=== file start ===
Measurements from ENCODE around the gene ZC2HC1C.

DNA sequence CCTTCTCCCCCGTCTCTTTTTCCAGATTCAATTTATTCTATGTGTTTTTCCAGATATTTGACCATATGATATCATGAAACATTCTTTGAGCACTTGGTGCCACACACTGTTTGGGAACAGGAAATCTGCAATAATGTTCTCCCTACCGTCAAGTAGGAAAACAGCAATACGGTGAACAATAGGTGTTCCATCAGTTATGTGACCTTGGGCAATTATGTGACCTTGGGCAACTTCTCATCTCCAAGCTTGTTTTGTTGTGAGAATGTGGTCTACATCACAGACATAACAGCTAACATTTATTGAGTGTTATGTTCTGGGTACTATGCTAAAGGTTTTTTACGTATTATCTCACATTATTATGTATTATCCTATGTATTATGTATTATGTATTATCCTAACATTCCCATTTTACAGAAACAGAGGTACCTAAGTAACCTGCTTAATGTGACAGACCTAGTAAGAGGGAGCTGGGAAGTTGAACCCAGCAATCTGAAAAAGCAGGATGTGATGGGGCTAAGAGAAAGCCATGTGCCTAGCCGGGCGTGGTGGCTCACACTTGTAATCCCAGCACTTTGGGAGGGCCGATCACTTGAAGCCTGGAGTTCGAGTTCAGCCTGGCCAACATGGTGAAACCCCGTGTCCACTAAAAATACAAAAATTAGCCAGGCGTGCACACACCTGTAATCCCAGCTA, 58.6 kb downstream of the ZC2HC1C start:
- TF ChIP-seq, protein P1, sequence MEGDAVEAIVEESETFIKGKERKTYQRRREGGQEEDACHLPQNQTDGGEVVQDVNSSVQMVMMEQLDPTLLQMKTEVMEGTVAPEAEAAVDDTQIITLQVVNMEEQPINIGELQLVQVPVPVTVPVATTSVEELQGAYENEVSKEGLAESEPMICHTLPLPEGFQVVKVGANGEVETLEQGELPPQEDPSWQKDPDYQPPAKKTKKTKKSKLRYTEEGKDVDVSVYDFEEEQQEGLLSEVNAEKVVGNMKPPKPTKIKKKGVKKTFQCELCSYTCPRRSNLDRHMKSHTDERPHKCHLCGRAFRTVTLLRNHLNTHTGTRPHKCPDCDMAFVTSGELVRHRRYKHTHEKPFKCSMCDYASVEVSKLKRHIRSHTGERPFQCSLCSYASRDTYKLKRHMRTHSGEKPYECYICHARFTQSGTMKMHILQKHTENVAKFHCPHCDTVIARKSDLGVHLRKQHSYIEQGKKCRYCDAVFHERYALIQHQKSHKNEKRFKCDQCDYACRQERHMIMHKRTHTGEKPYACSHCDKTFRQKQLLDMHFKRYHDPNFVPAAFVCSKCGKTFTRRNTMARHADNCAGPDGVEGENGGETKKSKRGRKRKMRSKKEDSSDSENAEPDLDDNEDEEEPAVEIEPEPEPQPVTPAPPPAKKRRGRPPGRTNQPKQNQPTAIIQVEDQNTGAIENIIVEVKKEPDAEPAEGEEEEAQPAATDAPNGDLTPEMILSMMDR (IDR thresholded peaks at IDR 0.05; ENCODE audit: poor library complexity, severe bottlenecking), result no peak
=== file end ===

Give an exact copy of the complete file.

Measurements from ENCODE around the gene ZC2HC1C.

DNA sequence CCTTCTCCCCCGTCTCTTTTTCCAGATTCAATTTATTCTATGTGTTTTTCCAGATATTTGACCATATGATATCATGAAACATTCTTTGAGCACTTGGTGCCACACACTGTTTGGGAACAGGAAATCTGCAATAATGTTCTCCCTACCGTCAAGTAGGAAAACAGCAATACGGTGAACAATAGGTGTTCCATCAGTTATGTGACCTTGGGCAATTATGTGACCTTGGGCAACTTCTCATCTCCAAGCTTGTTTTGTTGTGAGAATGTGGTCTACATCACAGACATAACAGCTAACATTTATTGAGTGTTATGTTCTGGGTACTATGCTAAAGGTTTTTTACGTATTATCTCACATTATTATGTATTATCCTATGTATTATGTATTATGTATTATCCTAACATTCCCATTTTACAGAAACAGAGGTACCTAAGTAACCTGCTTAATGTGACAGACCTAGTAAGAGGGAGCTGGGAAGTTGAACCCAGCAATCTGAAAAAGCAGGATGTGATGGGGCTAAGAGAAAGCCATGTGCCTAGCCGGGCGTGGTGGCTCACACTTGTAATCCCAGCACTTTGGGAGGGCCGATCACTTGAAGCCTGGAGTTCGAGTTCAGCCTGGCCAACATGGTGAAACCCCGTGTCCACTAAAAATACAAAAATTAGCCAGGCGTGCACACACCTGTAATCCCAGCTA, 58.6 kb downstream of the ZC2HC1C start:
- TF ChIP-seq, protein P1, sequence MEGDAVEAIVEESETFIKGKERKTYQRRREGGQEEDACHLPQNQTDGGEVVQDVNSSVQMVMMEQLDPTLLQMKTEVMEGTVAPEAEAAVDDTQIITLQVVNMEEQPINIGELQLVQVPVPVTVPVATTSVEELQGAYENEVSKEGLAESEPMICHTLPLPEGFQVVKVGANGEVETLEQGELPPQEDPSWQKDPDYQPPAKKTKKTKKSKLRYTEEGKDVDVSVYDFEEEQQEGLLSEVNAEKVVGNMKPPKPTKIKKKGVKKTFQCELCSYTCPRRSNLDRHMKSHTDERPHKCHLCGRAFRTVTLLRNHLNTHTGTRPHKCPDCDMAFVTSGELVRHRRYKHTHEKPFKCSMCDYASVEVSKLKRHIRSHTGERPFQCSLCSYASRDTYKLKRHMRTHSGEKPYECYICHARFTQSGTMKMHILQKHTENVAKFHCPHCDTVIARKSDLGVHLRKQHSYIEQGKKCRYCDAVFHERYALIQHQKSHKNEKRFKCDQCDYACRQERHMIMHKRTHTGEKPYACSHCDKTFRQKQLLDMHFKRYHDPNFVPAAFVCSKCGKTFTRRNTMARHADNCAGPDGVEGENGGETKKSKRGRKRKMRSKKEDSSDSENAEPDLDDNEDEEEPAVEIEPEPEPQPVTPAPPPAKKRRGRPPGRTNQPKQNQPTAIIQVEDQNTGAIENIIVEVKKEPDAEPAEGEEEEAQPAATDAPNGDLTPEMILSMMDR (IDR thresholded peaks at IDR 0.05; ENCODE audit: poor library complexity, severe bottlenecking), result no peak